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Good and Bad Fats

By: Eileen Guo

Your body definitely needs fat. But how much? Consuming too much can lead to weight gain and, if consumed in excess, obesity. It can also increase your risk for heart disease. The amount you should consume each day depends on your calorie needs, which are based on your size and activity level. According to the U.S. Department of Agriculture, adult men need between 2,000 and 3,000 calories daily, while women require 1,600 to 2,400 calories daily to maintain a healthy weight. Talk to your doctor about the appropriate number of calories you need each day.

The four major fats in foods are saturated and trans fats (the bad ones) and monounsaturated and polyunsaturated fats (the “better” ones). Below you’ll find the 101 on each of these, including foods that commonly contain each of them, the effects they have on heart health and the amount of each you should incorporate into your diet each day.

Different fats have different characteristics and can also have various effects on heart health. Find the American Heart Association’s recommendations below:

The Bad Fats:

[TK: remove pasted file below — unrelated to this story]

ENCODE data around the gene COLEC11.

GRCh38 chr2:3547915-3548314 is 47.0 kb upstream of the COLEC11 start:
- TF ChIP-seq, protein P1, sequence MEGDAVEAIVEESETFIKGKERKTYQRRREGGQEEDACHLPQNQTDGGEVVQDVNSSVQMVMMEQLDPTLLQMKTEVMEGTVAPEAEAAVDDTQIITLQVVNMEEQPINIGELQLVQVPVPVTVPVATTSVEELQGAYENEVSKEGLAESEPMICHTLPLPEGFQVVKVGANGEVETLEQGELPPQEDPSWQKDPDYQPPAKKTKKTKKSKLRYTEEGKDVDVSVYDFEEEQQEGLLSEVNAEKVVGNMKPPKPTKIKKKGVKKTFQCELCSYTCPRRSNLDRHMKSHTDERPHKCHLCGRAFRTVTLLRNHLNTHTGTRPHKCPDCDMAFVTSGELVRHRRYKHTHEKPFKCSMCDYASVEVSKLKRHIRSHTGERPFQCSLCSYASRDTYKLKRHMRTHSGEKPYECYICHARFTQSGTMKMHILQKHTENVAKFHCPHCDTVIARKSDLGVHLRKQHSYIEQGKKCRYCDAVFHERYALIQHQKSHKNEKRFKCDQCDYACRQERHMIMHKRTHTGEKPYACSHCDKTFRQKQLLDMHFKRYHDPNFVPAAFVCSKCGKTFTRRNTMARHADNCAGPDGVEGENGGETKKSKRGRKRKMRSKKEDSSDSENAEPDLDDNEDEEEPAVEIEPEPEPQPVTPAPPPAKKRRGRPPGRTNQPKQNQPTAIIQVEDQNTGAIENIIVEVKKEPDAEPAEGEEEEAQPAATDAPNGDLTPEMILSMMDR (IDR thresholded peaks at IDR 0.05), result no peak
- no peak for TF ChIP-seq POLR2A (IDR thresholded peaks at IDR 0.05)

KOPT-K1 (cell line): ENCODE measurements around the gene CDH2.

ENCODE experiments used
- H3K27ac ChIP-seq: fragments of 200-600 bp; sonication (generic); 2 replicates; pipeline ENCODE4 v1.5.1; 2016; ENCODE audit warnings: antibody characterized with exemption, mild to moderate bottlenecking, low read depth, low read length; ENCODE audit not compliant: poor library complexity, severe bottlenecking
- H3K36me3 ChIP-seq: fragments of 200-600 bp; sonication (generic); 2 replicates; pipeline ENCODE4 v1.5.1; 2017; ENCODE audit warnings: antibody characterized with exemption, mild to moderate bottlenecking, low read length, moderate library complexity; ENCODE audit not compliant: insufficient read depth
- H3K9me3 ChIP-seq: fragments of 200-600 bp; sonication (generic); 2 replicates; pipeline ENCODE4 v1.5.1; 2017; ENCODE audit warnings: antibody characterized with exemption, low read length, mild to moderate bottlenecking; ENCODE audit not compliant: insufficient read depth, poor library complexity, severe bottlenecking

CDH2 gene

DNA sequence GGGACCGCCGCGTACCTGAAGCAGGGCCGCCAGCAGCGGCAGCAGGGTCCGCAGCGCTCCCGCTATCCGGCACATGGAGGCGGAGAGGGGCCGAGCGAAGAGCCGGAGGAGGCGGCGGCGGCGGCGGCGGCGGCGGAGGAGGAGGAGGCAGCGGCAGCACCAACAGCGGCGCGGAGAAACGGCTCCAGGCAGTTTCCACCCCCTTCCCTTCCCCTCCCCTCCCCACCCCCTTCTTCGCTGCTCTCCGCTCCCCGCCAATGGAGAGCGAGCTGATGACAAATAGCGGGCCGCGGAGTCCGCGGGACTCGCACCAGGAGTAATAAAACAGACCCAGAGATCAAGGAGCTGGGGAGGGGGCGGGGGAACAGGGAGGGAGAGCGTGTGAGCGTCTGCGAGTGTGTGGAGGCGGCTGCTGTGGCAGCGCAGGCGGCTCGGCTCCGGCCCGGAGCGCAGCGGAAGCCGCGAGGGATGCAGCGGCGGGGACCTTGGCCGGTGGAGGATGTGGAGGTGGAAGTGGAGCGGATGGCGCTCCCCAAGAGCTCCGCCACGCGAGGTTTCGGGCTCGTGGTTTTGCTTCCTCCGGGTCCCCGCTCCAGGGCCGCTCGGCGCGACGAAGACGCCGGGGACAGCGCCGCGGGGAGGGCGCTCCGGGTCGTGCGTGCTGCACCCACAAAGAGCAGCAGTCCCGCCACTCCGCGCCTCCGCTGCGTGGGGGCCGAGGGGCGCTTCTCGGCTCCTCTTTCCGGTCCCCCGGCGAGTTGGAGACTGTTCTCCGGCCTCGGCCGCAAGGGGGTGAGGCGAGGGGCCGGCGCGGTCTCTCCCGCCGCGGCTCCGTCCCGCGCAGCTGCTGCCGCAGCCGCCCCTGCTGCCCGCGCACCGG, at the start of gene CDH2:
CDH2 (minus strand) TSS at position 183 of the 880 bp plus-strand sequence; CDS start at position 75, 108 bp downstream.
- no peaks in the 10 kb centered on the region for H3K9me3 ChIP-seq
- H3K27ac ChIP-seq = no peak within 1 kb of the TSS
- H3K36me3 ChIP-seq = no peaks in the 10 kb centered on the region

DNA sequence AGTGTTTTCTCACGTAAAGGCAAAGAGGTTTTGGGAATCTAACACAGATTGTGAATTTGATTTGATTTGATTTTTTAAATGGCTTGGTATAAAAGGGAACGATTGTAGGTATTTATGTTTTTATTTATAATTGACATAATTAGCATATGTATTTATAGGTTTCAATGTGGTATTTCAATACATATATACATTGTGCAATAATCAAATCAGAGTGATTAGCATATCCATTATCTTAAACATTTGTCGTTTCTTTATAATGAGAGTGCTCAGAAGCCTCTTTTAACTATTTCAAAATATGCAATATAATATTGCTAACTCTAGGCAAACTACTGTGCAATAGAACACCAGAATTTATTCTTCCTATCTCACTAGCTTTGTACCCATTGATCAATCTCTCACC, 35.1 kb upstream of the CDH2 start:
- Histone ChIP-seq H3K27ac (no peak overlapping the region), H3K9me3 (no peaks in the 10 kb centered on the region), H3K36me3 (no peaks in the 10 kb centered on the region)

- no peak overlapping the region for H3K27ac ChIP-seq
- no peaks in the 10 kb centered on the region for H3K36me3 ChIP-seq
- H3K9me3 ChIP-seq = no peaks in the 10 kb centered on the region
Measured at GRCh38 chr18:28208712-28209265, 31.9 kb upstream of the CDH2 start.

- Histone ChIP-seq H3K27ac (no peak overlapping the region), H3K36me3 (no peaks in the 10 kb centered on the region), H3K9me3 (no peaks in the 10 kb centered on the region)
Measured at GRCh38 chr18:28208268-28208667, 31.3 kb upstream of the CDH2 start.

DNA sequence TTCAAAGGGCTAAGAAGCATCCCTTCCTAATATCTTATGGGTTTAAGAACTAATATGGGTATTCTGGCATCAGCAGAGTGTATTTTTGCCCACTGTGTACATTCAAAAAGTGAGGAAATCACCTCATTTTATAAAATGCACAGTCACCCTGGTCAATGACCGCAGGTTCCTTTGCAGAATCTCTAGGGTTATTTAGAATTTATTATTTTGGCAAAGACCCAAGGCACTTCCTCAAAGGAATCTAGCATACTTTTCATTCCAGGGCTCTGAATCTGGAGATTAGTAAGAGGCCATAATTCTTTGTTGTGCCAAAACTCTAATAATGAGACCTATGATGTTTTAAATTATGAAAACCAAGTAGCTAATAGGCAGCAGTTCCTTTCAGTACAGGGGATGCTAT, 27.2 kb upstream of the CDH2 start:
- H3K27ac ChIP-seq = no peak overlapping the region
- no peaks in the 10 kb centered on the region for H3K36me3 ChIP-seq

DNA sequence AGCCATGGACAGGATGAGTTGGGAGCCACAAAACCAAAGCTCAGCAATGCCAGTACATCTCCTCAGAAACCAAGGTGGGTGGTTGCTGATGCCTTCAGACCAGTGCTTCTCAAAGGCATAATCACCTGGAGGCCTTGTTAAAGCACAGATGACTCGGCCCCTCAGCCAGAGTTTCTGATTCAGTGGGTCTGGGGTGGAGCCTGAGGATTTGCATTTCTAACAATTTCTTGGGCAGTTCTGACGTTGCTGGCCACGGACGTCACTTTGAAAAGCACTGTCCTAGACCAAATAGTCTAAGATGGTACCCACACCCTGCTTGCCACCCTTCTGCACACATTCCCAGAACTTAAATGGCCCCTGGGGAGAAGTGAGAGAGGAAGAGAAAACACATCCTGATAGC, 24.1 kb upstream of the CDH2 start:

• Saturated fats can raise bad cholesterol levels and increase the risk of heart disease. Less than 7 percent of your daily calories should come from these. So if you eat 2,000 calories a day, for example, less than 140 calories (15 grams) can come from saturated fats.

Animal products: Beef, lamb, pork, poultry with the skin, beef fat, lard, cream, butter, cheese, other whole or reduced-fat dairy products

Some plants: Palm, and palm kernel and coconut oils

Baked goods: pastries, biscuits, muffins, cakes, pie crusts, doughnuts and cookies

Fried foods: French fries, fried chicken, breaded chicken nuggets and breaded fish

Snack foods: popcorn and crackers

Effect on heart health:

Are high in cholesterol

Raise bad cholesterol level

Increase risk of heart disease

The Skinny on Fats

The Better Fats

  • Monounsaturated fats and polyunsaturated fats help reduce bad cholesterol and may lower your risk of heart disease. These should make up 25 to 35 percent of your total daily calorie intake. So, if you eat 2,000 calories a day, 500 to 700 calories should include monounsaturated and polyunsaturated fats.
  • Polyunsaturated Fats are a type of dietary fat. Polyunsaturated fat is found in plant and animal foods, such as salmon, vegetable oils, and some nuts and seeds. “Unsaturated” refers to the fact that the molecules contain less than the maximum amount of hydrogen.

Vegetable oils: olive, canola, peanut, sesame,  soybean, corn and safflower

Avocados and olives

Nuts and seeds: almonds and peanuts/peanut butter, walnuts and sunflower seeds

Fatty fish: salmon, tuna, mackerel, herring and trout

Effect on heart health:

Reduce bad cholesterol

May lower risk of heart disease

Daily Limit:

Total fats should comprise 25 to 35 percent of total daily calories

Eat foods with monounsaturated or polyunsaturated fats instead of saturated or trans fats

About Eileen Guo

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